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"Because they say it increases flow"
Old 09-29-2017, 06:49 AM
  Pelican Parts Technical Article Directory    Reply With Quote #21 (permalink)
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Originally Posted by ManuFromParis View Post
I'm thinking adding a front oil cooler on a 3.0 powered 2.7 911 and I wonder what inner size the hose, stat and cooler shall be to hold the flow coming from the scavenge side of the pump without rising the pressure in that part of the network.

I guess the oem hose lines inner diameter shall be a standard for the whole cooling system, but maybe it could be a little smaller.

Any numbers on the original 3.0 SC oil pump flow ?
This has been debated endlessly. IMO AN -16 is the way to go. The OE hoses are somewhere between AN-12 and AN-16. Lots here claim AN-12 to be just fine.
This shows the comparison of AN-16 with OE SC hose. You decide.
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Old 09-29-2017, 08:39 AM
  Pelican Parts Technical Article Directory    Reply With Quote #22 (permalink)
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Originally Posted by m42racer View Post
Can you explain how this increases oil flow???

Glenn Yee Motorsport in San Dimas Calif mods the oil pumps to increase flow..look him up for additional details.
02-23-2014 11:25 PM

Another shop that states they can increase flow.

How???
Back in the day, VW T1 oil pumps were routinely "ported". Not rocket science, and the results are debatable. No one that does this to a 911 pump is willing to show an example, I guess.
Here is what is done on a VW pump.

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Last edited by Trackrash; 09-29-2017 at 10:43 AM..
Old 09-29-2017, 08:56 AM
  Pelican Parts Technical Article Directory    Reply With Quote #23 (permalink)
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I would have thought that an aerated oil was fairly compressible and the restriction would need to be quite significant before the pressure changes very much.

We use Aeroquip Socketless hose installed in the heater tubes in our Rally Car and it has never been a problem.

It would be really good to measure the pressure.

With regard to porting the inlet of the pump it would be interesting to understand the reasons for doing this.

If the port is a significant restriction to flow then I can understand the logic.

If we take an engine designed for very low engine speeds and hence relatively low flow requirements, it is possible that the port design may be a limiting factor.

If we significantly modify the engine and increase the speed of the pump then its delivery will try to increase.

The port restriction will stop oil entering the pump and the pressure of the oil in the mesh of the gears will fall.

This becomes critical when the pressure falls to below the vapour pressure of the oil and cavitation occurs.

This will then pump oil vapour to the bearings which will rapidly fail.

I would agree that opening the port will fix this problem.

I am not sure that I believe a 911 pump will ever cavitate - even at 8500rpm so opening the port is unlikely to achieve very much.

Last edited by chris_seven; 09-29-2017 at 09:31 AM..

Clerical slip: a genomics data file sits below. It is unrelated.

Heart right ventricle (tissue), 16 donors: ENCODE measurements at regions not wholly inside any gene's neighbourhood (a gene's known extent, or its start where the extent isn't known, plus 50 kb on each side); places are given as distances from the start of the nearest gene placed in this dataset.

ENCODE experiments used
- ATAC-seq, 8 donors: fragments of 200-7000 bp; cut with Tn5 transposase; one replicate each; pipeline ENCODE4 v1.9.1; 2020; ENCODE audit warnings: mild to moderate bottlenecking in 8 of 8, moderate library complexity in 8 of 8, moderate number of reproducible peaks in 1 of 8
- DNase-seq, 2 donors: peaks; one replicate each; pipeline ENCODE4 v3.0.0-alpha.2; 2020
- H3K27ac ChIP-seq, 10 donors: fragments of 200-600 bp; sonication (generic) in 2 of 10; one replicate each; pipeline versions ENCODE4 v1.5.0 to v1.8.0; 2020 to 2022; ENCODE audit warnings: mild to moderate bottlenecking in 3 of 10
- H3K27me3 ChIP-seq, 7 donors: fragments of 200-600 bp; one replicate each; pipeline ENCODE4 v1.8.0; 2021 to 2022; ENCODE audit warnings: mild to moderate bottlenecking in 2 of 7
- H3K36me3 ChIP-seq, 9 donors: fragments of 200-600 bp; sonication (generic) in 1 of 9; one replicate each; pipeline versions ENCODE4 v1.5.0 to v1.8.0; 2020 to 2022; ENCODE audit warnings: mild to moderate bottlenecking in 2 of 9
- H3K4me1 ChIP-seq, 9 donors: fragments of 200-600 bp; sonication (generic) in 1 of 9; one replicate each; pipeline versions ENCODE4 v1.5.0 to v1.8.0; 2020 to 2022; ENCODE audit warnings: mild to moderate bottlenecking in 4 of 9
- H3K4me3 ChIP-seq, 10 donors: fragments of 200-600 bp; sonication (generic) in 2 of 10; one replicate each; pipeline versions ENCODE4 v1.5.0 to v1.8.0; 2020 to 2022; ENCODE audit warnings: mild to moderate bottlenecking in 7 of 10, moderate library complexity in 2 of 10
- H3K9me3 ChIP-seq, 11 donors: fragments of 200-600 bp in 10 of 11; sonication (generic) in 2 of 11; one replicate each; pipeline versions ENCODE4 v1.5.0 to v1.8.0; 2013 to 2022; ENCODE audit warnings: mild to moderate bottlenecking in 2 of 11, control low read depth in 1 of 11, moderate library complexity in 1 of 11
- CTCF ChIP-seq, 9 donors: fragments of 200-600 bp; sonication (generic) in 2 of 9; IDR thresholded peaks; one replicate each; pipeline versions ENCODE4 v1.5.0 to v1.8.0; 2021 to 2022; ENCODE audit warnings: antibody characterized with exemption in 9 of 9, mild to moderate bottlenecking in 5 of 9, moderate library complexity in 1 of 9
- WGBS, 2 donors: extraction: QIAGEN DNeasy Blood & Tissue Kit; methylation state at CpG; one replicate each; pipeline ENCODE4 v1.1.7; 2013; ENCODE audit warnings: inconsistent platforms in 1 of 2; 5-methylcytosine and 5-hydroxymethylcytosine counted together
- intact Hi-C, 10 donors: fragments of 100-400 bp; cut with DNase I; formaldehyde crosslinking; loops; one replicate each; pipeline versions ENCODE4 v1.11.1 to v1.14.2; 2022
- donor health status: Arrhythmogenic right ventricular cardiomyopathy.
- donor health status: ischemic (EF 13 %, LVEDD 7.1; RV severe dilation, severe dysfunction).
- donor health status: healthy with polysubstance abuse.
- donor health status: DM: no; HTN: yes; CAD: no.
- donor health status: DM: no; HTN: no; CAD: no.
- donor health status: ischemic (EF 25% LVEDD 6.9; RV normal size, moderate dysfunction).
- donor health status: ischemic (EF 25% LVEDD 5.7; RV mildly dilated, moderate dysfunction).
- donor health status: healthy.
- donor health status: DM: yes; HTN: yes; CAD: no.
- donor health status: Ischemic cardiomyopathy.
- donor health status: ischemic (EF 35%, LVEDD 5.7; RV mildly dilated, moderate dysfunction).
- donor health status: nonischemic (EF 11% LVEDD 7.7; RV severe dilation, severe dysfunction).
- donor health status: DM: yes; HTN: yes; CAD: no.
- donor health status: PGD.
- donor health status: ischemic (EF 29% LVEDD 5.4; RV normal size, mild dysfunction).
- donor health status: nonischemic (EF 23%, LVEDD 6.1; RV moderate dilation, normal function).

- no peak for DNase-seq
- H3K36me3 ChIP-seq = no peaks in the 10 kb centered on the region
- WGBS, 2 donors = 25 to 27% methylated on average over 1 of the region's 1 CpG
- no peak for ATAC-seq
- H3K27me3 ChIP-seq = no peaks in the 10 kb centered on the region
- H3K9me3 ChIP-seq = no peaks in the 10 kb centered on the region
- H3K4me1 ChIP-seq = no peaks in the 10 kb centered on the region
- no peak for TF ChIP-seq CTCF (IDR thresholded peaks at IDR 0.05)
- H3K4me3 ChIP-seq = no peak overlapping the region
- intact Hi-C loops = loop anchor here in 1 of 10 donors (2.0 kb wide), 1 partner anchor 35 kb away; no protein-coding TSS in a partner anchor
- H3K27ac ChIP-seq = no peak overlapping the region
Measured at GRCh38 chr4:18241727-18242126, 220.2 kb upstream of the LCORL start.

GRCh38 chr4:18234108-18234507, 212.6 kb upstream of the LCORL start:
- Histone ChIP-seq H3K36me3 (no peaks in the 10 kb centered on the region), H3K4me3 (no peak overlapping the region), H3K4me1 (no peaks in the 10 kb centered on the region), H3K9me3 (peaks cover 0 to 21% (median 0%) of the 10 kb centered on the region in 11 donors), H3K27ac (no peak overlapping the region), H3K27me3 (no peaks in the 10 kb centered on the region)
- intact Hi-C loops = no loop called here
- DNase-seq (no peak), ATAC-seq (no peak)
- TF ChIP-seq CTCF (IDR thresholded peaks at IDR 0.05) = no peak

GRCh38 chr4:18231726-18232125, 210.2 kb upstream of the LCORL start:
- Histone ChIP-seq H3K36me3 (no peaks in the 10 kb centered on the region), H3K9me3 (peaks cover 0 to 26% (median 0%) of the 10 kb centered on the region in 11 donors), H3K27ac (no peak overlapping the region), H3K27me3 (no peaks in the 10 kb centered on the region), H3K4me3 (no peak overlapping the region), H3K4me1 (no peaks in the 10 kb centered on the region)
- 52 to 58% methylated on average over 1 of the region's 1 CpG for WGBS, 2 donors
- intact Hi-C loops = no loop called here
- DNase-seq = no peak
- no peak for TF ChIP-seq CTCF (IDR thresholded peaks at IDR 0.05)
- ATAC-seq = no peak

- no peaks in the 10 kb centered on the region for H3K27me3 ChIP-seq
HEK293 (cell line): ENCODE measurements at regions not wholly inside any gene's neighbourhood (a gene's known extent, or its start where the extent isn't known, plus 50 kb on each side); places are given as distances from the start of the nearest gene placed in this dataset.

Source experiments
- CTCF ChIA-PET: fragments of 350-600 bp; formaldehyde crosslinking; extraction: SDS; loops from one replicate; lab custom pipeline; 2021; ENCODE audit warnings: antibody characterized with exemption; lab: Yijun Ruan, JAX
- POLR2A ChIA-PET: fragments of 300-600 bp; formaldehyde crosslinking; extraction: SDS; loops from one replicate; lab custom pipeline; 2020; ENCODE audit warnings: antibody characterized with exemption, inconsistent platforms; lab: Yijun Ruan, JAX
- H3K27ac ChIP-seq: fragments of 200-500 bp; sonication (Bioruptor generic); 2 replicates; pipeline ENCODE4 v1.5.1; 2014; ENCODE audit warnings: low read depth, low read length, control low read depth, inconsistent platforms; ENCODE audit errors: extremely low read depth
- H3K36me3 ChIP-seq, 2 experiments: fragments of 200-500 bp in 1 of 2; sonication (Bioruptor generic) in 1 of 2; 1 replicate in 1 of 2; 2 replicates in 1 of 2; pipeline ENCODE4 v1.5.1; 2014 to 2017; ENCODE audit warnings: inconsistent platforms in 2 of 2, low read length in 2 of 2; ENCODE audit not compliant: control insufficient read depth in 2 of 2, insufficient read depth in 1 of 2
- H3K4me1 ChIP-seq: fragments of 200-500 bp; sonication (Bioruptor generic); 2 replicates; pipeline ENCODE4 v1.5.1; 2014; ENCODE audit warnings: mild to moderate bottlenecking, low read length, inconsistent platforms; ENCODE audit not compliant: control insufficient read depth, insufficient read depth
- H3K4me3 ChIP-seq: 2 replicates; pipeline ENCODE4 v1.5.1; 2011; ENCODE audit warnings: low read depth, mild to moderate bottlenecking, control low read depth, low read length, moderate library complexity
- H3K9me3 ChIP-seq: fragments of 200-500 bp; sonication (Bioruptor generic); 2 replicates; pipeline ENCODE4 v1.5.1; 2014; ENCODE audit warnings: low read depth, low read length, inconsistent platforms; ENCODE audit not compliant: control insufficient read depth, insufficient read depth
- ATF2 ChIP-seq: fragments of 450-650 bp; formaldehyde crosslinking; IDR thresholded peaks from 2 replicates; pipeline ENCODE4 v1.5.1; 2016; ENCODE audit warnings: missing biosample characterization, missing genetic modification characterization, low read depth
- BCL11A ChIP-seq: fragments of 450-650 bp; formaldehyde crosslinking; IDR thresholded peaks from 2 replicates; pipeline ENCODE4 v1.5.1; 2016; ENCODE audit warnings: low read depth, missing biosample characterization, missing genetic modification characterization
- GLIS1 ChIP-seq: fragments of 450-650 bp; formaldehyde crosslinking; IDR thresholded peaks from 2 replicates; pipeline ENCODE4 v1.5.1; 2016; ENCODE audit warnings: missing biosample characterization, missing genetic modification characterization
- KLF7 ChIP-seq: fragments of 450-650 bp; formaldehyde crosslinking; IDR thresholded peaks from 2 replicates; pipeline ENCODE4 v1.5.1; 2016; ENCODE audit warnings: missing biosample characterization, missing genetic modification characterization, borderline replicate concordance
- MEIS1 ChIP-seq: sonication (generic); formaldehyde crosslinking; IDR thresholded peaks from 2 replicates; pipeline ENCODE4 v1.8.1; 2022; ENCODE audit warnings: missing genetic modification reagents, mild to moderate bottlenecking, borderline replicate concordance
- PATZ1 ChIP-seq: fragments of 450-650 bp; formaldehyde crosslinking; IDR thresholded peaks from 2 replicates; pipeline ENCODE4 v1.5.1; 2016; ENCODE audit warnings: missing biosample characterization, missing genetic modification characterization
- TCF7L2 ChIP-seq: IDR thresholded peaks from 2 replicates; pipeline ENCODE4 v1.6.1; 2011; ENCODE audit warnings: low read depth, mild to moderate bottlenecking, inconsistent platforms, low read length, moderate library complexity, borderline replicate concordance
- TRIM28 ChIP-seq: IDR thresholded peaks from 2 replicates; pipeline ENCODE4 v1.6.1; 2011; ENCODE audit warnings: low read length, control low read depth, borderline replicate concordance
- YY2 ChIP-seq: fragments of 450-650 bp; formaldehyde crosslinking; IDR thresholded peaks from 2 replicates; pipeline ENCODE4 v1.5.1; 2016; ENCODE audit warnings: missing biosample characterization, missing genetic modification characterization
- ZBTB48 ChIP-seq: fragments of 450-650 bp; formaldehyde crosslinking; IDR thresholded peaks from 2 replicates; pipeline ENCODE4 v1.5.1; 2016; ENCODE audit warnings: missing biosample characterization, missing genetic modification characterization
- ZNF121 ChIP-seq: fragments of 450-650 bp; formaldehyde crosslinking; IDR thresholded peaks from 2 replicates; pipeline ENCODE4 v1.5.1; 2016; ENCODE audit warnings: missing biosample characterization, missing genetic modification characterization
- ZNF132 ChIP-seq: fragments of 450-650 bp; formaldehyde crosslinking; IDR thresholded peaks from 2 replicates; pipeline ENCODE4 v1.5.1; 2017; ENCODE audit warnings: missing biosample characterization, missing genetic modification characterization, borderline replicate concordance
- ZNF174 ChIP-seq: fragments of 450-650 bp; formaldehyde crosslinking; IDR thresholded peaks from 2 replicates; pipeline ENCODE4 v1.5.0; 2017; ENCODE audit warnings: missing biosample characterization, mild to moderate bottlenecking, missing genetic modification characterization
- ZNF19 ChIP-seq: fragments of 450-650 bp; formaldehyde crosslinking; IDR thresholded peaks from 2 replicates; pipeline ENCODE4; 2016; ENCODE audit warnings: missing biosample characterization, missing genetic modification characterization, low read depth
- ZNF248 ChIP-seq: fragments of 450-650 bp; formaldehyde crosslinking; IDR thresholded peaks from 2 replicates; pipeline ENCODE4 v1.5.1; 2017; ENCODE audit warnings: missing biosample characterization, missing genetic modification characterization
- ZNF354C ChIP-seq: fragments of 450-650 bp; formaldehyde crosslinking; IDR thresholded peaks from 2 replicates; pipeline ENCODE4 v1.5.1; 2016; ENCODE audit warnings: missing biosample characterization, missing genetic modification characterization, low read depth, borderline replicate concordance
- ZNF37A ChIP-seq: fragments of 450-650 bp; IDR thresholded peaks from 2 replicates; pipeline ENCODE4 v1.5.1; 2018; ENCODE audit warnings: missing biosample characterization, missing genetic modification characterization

Old 09-29-2017, 09:28 AM
  Pelican Parts Technical Article Directory    Reply With Quote #24 (permalink)
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I had AN-12 on my 3.2L short stroke racecar engine. Had AN-12 pretty much everywhere except for a short section of original steel oil piping that was cut up to make an adapter fitting from the engine scavenge/outlet port to an AN-12 hose that connected to the external thermostat. Had plenty of oil pressure and temperatures were good.

The downside I see to the AN-12 is the hose fittings really choke down to a small orifice. In other words if you look at the hole in a male AN-12 fitting, it's quite a bit smaller than a typical male metric "globe" fitting we see on our cars. So it is indeed a downsize from original metric hose size.
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Old 09-29-2017, 12:28 PM
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These pumps are positive displacement spur gear driven. The only way these pumps can increase their flow is by change of gear diameter, number of teeth or pump speed. What goes in has to come out minus any leakage pass the outer clearance and end clearance.

Changing the inlet size/pipe ID diameter will make no difference as long as the inlet size, flow wise is greater than the gear volume "v" pump speed. We know this is the case otherwise you would pump an air pocket and have an immediate bearing failure.

Anyone selling a modification that increases the pumps flow ability has to be changing one of these parameters. I have not seen any modification on these pumps that does any of these.

Porting work will have zero effect on flow. It may lower the work the engine has to over come to drive the pump, but flow increase will be zero. So will lowering the overall pressure the oil system runs at.

72 lbs is more than required for these engines but Porsche has historically built a lot of safety into these engines . Performance wise, as long as you see no oil starvation damage and the cam timing is not affected, you can lower the pressure considerably. For street use, leave the pressure where it was designed and enjoy.
Old 09-29-2017, 02:22 PM
  Pelican Parts Technical Article Directory    Reply With Quote #26 (permalink)
 
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